At one minute and nineteen seconds, this is the shortest, punkiest cut on the album and it’s listed as a bonus track. Of course, it’s a reprise of a tune that originally appeared on the band’s celebrated 1991 album, 1916. A bit late for Ramones nostalgia perhaps, but Motörhead always mosh to the beat of their own drum.

One From the Archives: Hear 'n Aid

No contest today, just curious how many of these '80s rockers can you identify? Anyone recall what memorable event convened such a crowd?

Thursday, August 17, 2006

Lost Classics: Britny Fox

Good Old Boys Revisited

When Britny Fox burst onto the scene in 1988 with their self-titled debut, they immediately garnered a lot of attention for their decadent Victorian glam look and back-to-basics AC/DC-inspired songwriting. Britny Fox nearly hit the platinum mark thanks to singles like “Girlschool,” “Long Way to Love” and “Save the Weak.” The early Britny sound was defined by leather-throated singer/guitarist “Dizzy” Dean Davidson leading the way over the tuneful riffs of onetime Cinderella guitarist Michael Kelly Smith.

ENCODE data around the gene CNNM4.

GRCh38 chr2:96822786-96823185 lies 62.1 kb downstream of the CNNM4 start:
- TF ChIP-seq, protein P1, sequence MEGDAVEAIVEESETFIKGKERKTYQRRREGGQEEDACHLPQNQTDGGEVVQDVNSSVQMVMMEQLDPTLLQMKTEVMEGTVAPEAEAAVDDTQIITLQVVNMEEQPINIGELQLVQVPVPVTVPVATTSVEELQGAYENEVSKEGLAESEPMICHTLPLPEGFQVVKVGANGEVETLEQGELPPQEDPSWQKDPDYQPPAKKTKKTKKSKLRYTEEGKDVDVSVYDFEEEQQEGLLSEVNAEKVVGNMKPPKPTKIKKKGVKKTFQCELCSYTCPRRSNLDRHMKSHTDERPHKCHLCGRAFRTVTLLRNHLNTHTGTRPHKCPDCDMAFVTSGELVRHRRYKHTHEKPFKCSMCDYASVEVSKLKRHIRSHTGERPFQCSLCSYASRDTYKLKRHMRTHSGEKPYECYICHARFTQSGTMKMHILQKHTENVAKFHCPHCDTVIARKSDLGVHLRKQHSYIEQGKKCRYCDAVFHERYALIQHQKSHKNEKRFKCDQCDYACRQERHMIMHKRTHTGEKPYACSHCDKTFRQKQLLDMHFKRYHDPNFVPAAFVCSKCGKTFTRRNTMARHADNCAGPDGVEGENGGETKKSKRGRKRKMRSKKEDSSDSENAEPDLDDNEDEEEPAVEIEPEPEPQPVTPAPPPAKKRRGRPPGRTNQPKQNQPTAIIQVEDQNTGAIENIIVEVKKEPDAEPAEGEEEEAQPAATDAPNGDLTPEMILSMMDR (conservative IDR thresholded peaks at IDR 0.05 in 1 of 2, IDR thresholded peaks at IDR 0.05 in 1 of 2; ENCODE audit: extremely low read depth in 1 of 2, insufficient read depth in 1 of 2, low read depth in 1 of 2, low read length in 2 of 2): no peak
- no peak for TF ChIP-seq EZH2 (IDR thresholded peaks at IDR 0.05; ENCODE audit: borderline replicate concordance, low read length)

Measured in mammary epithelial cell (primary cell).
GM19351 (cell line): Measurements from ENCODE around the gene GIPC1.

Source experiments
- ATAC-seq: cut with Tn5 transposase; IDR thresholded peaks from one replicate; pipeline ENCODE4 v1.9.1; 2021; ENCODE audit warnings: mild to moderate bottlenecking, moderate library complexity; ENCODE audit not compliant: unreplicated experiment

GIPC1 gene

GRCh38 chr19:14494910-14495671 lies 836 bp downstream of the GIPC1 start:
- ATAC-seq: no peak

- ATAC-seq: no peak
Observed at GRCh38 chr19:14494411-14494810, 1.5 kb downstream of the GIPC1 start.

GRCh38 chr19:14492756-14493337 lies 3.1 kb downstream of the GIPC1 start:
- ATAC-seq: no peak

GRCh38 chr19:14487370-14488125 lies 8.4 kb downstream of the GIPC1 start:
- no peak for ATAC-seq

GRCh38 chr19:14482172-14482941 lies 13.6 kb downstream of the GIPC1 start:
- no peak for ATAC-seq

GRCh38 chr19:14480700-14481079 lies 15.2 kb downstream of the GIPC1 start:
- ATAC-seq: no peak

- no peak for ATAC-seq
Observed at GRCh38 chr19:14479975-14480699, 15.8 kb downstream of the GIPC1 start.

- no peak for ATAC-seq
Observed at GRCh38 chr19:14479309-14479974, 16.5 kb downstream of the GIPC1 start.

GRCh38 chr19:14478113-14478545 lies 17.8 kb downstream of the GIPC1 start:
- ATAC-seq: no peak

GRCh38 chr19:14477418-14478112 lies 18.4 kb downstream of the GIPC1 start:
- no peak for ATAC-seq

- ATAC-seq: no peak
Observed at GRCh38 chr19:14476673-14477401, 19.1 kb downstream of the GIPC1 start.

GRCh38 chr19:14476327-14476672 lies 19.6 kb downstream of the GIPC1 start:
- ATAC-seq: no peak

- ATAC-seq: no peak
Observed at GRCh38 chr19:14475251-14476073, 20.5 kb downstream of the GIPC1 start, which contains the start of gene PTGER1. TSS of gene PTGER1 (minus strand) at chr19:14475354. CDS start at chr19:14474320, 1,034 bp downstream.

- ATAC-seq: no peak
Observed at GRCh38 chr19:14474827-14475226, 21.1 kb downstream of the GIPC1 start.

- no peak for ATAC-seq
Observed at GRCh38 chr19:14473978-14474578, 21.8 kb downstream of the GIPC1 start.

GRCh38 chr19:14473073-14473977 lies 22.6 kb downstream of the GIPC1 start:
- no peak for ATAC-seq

Britny Fox was, of course, shear genius. Yet the Philadelphia hair-metal act wasn’t able to sustain the initial success. The Fox’s 1989 sophomore effort, Boys in Heat, boasted a tougher, more balanced approach to songwriting, but it never translated into commercial success. All of which definitely qualifies Boys as a lost classic.

The sound of a revving motorcycle screeching off into the distance opens “In Motion,” the disc’s first cut. It’s a track designed to really entice you in as a listener, with drummer Johnny Dee’s double-time chops and Davidson’s triple-time motor-mouth delivery evoking the hectic pace of the rock & roll lifestyle. Surer, steadier grooves follow in “Standing in the Shadows” and “Hair of the Dog” - thanks to the rock-steady playing of bassist Billy Childs. The latter song is, of course, a brilliant cover of the Nazareth classic. It continues in the footsteps of Britny’s version of Slade’s “Gudby T’Jane” on Britny Fox. Power-balladry dominates on “Dream On,” while tracks like “Long Way From Home,” “Shine On” and “Angel in My Heart” offer just the right combination of gritty mess and radio-friendly finesse.